Most often cardio exercise are considered safe during pregnancy. A good prenatal exercise program will include a mix of cardio exercises along with practices to strengthen your pelvic floor muscles. It will also train you to adopt proper posture for pregnancy, which in turn will help to avoid pregnancy related aches and pain.
How long can I do prenatal yoga?
Your prenatal trainer is equipped to guide you to a set of practices that suit your changing pregnant body. Women who have exercised regularly through their pregnancy months under supervision have been known to remain active until they got into labor as exercises further helped them to stay supple and strong for child-birth.
However, in case of any doubt exercises and physical activity should be immediately stopped and advise taken from a qualified medical practitioner.
When to discontinue exercises while pregnant?
Prenatal experts list the following as warning signs to discontinue exercise while pregnant:
- Vaginal bleeding
- Regular painful contractions
- Amniotic fluid leakage
- Dyspnea before exertion
- Chest Pain
- Muscle weakness affecting balance
- Calf pain or swelling
How much exercise is ok when pregnant?
A good rule of thumb is to stop before you begin to feel tired or breathless. Fatigue should not be allowed to set in at any stage of exercising during pregnancy.
Pregnant women who were sedentary before pregnancy should follow a more gradual progression of exercise. Although an upper level of safe exercise intensity has not been established by ACOG or RCOG, women who were regular exercisers before pregnancy and who have uncomplicated, healthy pregnancies should be able to engage in high-intensity exercise programs, such as jogging and aerobics, with no adverse effects.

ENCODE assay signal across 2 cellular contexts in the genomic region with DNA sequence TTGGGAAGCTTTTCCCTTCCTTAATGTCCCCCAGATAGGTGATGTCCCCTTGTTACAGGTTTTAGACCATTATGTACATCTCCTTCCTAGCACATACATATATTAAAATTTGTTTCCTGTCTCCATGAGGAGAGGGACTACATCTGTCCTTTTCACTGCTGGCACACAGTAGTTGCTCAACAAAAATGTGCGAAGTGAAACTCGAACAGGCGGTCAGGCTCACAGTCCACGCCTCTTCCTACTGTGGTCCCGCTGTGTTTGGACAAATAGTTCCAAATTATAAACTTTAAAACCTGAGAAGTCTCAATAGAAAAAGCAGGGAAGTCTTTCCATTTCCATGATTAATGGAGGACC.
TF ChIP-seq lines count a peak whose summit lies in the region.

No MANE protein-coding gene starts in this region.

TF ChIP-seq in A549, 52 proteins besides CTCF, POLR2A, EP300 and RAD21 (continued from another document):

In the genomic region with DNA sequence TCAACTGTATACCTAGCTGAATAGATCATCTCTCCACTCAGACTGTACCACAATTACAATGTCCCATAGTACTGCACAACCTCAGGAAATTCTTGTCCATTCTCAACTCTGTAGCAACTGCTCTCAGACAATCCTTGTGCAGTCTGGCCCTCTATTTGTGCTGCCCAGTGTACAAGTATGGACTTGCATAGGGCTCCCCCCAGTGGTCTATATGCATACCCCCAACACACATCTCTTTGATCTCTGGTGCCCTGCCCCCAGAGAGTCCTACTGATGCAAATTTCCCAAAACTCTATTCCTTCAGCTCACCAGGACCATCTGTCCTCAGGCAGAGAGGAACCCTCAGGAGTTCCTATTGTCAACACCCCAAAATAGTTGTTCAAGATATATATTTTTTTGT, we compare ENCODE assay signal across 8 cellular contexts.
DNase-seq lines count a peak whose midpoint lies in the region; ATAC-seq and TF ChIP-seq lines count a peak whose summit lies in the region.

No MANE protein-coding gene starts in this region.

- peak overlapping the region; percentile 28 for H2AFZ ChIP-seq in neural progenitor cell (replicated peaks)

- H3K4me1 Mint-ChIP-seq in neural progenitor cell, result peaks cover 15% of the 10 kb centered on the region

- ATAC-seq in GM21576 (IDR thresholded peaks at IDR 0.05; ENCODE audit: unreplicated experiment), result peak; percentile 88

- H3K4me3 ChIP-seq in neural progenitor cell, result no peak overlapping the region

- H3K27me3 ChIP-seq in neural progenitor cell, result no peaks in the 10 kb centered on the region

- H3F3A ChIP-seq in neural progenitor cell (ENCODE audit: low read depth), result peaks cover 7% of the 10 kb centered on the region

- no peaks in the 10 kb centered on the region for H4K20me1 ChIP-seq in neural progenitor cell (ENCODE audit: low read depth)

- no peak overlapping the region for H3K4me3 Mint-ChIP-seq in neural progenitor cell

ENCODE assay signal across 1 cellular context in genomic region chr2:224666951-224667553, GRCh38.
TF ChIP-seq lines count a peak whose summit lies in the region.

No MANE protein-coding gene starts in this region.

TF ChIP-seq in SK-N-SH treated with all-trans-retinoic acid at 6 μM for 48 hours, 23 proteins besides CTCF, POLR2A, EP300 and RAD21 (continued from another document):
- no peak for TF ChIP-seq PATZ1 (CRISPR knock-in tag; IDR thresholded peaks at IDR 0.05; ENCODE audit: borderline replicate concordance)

A qualified prenatal exercise trainer will conduct an assessment and evaluation to give exercise advice specific to your pregnancy.
Does prenatal exercise really help with labor?
Apart from the many benefits of exercise during pregnancy, there are exercises that help specifically with labor. ReLiva offers Labor Preparation Program for expecting couples in 8th and 9th month focused on labor and includes:
1) Preparation for labor and child-birth
Prenatal exercises that are focused on strengthening muscle groups that support the growing uterus and prepare the body to deal with the stress expected during natural child-birth.
2) Prenatal exercise to encourage natural delivery
Bearing down exercises that work around muscles which are used during child birth and support eventual passage of the baby through the birth canal.
3) Understand labor and stages of labor
Knowing what to expect is half the battle won. It is the fear of the unknown that wears down most expecting women and may eventually interfere in what may otherwise be a complication-free child-birth. A proper understanding of the process of child-birth and understanding of different stages leading to delivery goes a long way to keep the mother comfortable when the actual time comes.
4) Breathing and relaxation practices to deal with labor pain
Pain is an essential part of the birthing process and is usually the sign of the start of the process of your baby’s birth. A timely practice of breathing practices helps the mother in labor to deal with this pain and stay as calm as possible, preserving as much energy for the actual child-birth.
You can join supervised Pregnancy exercises with FabMoms. Click here to know more.
Or enquire with us at +91 9920991584 and we will connect you with a prenatal trainer near you.
1. Pennick V, Liddle SD. Interventions for preventing and treating pelvic and back pain in pregnancy. Cochrane Database Syst Rev 2013(CD0011):1-100.
2. Sanabria‐Martínez G et al. Effectiveness of physical activity interventions on preventing gestational diabetes mellitus and excessive maternal weight gain: a meta‐analysis. BJOG 2015;122(9):1167-74.
3. Price BB et al. Exercise in pregnancy: effect on fitness and obstetric outcomes-a randomized trial. Med Sci Sports Exerc 2012;44(12):2263-9.
This article is based on contributions from Dr Trupti B. (PT) and Dr Anuradha M (PT). Dr Trupti is a Masters in Cardio respiratory Physiotherapy and Dr Anuradha is a Certified Child birth Educator (USA). They successfully attend to women clients for pregnancy and related care at ReLiva clinics.